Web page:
- Rector – will solve minor incompatibility problems with the updated language version by automatically adjusting the code to reflect the new version of the language.
- Exakat – analyzes code compatibility by PHP version, generates a list of used extensions, problem areas of the code, and, as a result, points out and makes a list of tasks for revision.
- Phan – can be used to detect lexical constructs in your code that are not used in newer PHP versions.
If there is no extension for the new language version used in the application, the code sections with calls to the missing permissions will have to be rewritten.
Moving from a monolith to a service architecture
This clause is addressed to those whose legacy solution is monolithic. As we said, the software must evolve as the business evolves. You should consider Lehmann’s laws, which state that the software’s complexity grows, the functional content expands, along with them, the staff of developers, and the amount of code is continuously increasing. Nobody plans for updating or replacing obsolete software when laying the groundwork for the development budget, which will inevitably put a dent in a project’s feasibility and financial performance. However, the software’s quality does amortize or deteriorate with time, and the size of the Git repository can be calculated in gigabytes. The development team’s workload grows over time, and it becomes more and more difficult for the company to release new software to keep up with ever-growing needs. Usually, in such a situation, a decision is made to split up the monolith.
One of the most popular options is supporting an old working solution, creating new services, often in a new language – for example, in Golang. The risk in this situation is that it will not be possible to create an exact copy. Service requirements and other factors would have changed since the inception of the software. As a result, you will have to start everything practically from scratch, namely from the discovery phase. But this time, you will approach this digital solution development in a way that would solve business problems and remain relevant for a long time.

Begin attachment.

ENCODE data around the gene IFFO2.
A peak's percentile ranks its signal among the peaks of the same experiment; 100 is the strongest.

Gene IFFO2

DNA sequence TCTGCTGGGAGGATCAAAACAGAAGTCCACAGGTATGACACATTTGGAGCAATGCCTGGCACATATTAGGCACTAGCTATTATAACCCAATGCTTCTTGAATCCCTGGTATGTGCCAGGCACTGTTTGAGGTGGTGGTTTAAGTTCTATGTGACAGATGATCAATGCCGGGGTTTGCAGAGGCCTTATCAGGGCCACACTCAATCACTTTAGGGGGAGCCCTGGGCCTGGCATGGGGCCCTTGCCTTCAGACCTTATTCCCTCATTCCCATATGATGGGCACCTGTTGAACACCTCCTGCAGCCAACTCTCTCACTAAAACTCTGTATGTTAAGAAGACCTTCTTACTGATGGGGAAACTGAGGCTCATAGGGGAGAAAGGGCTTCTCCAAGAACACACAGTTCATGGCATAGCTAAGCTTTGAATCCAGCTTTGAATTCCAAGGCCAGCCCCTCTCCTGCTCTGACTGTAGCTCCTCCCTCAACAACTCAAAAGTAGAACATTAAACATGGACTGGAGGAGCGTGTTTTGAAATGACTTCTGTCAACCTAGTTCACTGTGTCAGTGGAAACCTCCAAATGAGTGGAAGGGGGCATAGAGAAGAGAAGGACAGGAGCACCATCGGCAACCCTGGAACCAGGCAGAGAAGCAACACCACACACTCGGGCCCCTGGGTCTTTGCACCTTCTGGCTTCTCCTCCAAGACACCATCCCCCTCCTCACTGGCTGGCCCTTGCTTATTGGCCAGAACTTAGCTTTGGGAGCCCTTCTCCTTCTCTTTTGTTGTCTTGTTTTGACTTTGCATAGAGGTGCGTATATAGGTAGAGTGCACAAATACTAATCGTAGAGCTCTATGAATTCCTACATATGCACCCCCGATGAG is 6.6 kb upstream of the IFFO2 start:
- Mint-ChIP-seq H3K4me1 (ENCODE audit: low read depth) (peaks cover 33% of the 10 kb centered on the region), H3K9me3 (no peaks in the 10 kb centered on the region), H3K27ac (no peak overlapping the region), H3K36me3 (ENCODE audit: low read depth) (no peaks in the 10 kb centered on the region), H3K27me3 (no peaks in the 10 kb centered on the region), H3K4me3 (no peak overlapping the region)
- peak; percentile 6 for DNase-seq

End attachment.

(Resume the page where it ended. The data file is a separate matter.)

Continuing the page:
When breaking up a monolith, the most practical approach would be to divide the monolith into parts – the models, fix the API, and then split up the work within them into services. First, parts of the application code must be separated into separate packages. Then services can be created from the boxes.
Moving code into packages opens up several possibilities:
- developers from different teams can only provide the public API of packages and restrict calls to internal classes
- you can describe dependencies between your modules and use composer to manage dependencies and versions of your boxes
- each module can have an independent development cycle, and the work on the project can be scaled
- you can release different versions of packages and agree on API changes
Depending on the software size, piecing a chunk of code into a package without rewriting can take from one to several weeks. There are days that developers end up transferring to packages a thousand lines of code a day with inversion of external dependencies, then fix API modules, making large-scale refactoring easier.
Want to learn more about microservice application architecture? Want to know how to rebuild your software?
Imagine that you managed to split the code into packages, but when you put everything together, everything is assembled into one application and works in one process, like a monolith.
Many people wonder how the notion of “microservices architecture” works in practice and what the full process all the way through to achieving the results really looks like.
Each package has a fixed public API. Based on this API, you can create a service with a RESTful protocol. The new service code is the package code, around which the standard routing is written, logs, and the writing of the other infrastructure code. And in the old code, instead of the package code, an adapter appears for HTTP calls via curl.
Two tasks must be solved to create separate internal service applications:
- Detailed logging of calls of all services. Each client request must be assigned a unique call ID passed to all services when calling internal APIs. And every service call should be logged. You need to be able to trace service calls down the chain.